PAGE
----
Monday, September 28, 2009

Daddy Issues

I envy and hate my step-daughters.

Not for their age and potential. Not for all the money in this week's lotto jackpot would I subject myself to the vagaries of being a young hormone-ridden teen girl-child, and as far as potential, well, I don't think the life I carved for myself lacks in any aspect. I've done what I set out to do and I have no regrets about my trajectory.

Instead, I envy them the loving, doting father they possess; my husband. I envy them his presence in their lives, his active interest in all they do, and his obvious love and concern for them. I envy how he spoils them rotten with attention and material goods. I envy them the chance they have to express their love and thankfulness for all he does.

I hate them for their uncomprehending reception of his largess. They accept his love and attention and gifts and devotion to their well-being as if it simply is their due, and no thanks is required. They have no idea of the sacrifices and care he takes on their behalf, and if they knew they wouldn't care. It's simply his job, you see. I hate them because they won't realize what an amazing man their father is until they're much older, and maybe he won't be around for them to tell him how they appreciate him. I hate them for the words that may remain unsaid; that should never remain unsaid.

I hate them because they're me at that age, and I hate myself for not saying what I should have to my father before he died. I always thought there'd be more time... more time to get to know the man he was; more time to tell him what he meant to me. I hate them because they don't understand what a wonderful life he's given them. They've never known want, or pain, or hunger, yet they think their spoiled little self-obsessed lives are sooo hard. I hate that they let him slave on behind the scenes in complete self-abnegation, without recognition, aside from the occasional kiss on the cheek.

Somehow, for him, this is enough. Not being a parent, I don't understand how it can be, but he is content and is quite puzzled at my indignation on his behalf. I can only hope that my own father took his own kisses on the cheek as payment in full for all his efforts on my behalf.


Anonymous said...

I think parents understand - because we were all kids once, too and took our own parents for granted, as you say. The love a parent has for a child is frightening in intensity. It's totally unconditional, it will do anything for the child - anything. It always considers what will make the child happy, what is best for the child. It asks for nothing in return. It freaks me out all the time, but there you go. And no, the love a child has for a parent isn't anything like that because a child grows up and finds a partner and maybe has kids of their own and has to outlive the parent. That would be impossible to do if their love had the same intensity that the parents' does. You're very good to your man.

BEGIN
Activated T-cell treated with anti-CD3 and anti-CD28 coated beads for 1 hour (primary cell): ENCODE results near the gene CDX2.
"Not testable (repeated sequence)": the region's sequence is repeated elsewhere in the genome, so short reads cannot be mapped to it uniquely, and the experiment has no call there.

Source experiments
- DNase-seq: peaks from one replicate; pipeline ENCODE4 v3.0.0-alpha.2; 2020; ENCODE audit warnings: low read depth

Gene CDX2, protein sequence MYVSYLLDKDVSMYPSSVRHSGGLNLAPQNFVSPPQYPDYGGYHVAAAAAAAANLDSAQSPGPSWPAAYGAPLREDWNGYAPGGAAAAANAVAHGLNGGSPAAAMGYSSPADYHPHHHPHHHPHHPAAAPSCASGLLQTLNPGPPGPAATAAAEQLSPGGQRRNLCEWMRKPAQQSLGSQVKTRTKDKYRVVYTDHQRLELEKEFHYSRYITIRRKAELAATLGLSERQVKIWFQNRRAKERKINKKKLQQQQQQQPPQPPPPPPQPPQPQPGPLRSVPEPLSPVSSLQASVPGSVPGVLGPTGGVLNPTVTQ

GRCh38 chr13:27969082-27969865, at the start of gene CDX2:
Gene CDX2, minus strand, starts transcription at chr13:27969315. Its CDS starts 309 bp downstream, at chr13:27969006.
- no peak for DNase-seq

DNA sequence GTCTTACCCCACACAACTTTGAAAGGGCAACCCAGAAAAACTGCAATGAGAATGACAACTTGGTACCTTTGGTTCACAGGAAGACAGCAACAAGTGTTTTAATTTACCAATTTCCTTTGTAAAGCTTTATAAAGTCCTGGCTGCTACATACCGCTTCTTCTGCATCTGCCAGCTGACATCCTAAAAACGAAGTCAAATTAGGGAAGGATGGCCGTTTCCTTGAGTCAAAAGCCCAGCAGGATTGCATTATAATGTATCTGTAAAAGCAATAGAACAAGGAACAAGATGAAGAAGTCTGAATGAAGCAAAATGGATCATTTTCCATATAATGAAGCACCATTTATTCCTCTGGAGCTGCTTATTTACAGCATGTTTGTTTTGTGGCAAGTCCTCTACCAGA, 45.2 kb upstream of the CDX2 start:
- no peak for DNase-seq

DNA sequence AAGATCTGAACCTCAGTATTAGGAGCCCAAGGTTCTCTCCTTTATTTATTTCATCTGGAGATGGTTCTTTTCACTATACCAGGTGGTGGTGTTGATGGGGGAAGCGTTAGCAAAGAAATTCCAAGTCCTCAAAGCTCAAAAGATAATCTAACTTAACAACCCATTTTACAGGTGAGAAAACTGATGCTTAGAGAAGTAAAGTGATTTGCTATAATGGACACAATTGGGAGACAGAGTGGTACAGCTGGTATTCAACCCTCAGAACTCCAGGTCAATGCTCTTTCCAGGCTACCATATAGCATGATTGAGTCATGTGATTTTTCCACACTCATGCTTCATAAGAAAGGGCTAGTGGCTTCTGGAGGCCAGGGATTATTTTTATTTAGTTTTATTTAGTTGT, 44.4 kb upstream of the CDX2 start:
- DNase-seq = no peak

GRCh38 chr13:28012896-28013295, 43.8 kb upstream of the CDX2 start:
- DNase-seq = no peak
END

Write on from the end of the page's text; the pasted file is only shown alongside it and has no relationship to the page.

kate said...

Ditto what XUP said - unconditional love, asking nothing in return. It is a gift we give our children so that they to may give it their children.

And if we are all blessed to live so long, parents, and in some cases children too, we`ll be around to tell each other how blessed we are to have had such unconditional love.

However if it makes you feel better, I once read that it is a primal thing, in our DNA if you will, that unconditional love thing, that without it there might be a whole lot less children that actually make it to adulthood!!

Nat said...

Exactly what Kate and XUP said (and I think it doubles when you have grandkids.) I am still overwhelmed by what I feel for The Boy, nothing I wouldn't do... (I feel the need to break into song.) And he always comes first.

It's an odd thing, but you just sort of go with it. And I think it's a good thing, he sounds like a good father and a good man. One day his girls will realize it.

raino said...

great post. love this and what good lesson.

Susan said...

XUP, Kate, Nat: This makes me feel deeply flawed (and a little scared) that I don't understand this unconditional love thing. Is this one of those things that I'd only understand if I *was* a parent?

Raino: I knew you'd identify with the issues here.

XUP said...

You're not flawed and it really is something you only understand when you have a kid of your own. I could never have conceived of such a thing before I had a kid and actually experienced it. Sure, I love and worry about and care for my nephews and my siblings and have loved other people in various ways and to various degrees; but none of it comes close to what you feel for your own kid. And it's scary from this end, too. But it's one of those species survival things, I think. Like how certain horomones are released shortly after giving birth to make you forget the pain and agony. Without them, they say no woman would ever go through childbirth a second time. Eerie, eh?